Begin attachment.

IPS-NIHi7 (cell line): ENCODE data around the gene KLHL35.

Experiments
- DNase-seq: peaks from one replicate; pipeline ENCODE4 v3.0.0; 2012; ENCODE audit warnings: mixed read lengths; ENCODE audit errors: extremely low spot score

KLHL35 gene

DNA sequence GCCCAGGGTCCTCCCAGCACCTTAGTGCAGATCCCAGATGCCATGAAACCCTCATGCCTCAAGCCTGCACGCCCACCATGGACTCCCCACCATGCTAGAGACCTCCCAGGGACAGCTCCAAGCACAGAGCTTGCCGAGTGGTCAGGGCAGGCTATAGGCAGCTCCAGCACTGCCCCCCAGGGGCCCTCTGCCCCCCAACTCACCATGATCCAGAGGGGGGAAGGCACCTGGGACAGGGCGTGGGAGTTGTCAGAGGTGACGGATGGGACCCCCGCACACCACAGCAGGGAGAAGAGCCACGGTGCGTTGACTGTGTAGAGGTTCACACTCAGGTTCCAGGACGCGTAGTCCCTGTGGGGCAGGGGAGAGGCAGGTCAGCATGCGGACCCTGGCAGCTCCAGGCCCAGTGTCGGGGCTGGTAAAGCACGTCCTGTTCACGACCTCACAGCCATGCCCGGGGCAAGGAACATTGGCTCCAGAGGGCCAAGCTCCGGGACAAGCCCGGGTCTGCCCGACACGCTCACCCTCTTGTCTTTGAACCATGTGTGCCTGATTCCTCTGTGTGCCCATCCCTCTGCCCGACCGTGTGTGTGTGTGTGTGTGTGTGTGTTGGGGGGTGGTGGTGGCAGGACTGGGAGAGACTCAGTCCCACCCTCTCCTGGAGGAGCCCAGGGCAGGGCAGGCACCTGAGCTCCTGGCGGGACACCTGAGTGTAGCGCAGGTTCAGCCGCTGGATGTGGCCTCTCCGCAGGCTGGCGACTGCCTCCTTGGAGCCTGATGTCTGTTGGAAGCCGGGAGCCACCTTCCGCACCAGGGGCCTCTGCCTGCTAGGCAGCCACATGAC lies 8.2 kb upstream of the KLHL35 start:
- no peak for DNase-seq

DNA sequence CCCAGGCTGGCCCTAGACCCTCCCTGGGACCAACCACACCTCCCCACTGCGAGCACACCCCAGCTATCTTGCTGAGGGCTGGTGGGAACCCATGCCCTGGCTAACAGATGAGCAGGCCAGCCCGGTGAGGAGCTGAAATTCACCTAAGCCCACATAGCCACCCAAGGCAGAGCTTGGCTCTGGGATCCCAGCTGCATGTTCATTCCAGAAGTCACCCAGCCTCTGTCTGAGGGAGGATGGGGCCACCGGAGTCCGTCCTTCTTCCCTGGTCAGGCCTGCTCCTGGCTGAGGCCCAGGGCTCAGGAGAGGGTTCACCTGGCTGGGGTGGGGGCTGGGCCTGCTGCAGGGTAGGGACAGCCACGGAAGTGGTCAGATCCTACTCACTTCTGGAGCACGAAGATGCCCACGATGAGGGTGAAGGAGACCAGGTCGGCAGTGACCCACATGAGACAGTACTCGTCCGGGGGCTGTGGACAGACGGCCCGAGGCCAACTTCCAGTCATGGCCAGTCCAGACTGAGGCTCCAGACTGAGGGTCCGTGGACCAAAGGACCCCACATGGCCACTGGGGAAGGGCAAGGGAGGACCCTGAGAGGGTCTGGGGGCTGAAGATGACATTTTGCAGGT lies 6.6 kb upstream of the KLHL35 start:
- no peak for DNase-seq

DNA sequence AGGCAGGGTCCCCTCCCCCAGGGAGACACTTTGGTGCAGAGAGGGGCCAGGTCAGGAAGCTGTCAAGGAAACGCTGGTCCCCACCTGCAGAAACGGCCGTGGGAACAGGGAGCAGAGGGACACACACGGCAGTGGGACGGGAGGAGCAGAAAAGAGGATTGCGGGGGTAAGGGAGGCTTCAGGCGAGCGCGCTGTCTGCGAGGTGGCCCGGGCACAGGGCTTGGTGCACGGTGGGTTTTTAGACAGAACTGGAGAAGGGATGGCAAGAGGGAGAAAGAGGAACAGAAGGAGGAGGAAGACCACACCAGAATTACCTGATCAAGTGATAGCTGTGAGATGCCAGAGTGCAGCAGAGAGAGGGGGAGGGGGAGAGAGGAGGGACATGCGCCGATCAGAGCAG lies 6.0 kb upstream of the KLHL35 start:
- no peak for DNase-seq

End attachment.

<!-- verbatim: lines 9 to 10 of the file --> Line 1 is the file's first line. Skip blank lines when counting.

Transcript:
DNA sequence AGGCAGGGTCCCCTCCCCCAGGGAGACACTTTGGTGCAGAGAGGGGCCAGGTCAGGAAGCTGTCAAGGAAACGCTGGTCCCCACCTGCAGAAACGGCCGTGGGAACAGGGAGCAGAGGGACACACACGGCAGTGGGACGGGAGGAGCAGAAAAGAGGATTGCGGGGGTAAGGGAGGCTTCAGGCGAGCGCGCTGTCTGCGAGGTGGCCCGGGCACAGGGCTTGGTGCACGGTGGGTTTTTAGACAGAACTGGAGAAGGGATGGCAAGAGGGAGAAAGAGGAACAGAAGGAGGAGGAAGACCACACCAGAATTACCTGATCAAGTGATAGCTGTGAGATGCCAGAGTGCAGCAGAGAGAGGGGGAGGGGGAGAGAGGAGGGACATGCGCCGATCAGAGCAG lies 6.0 kb upstream of the KLHL35 start:
- no peak for DNase-seq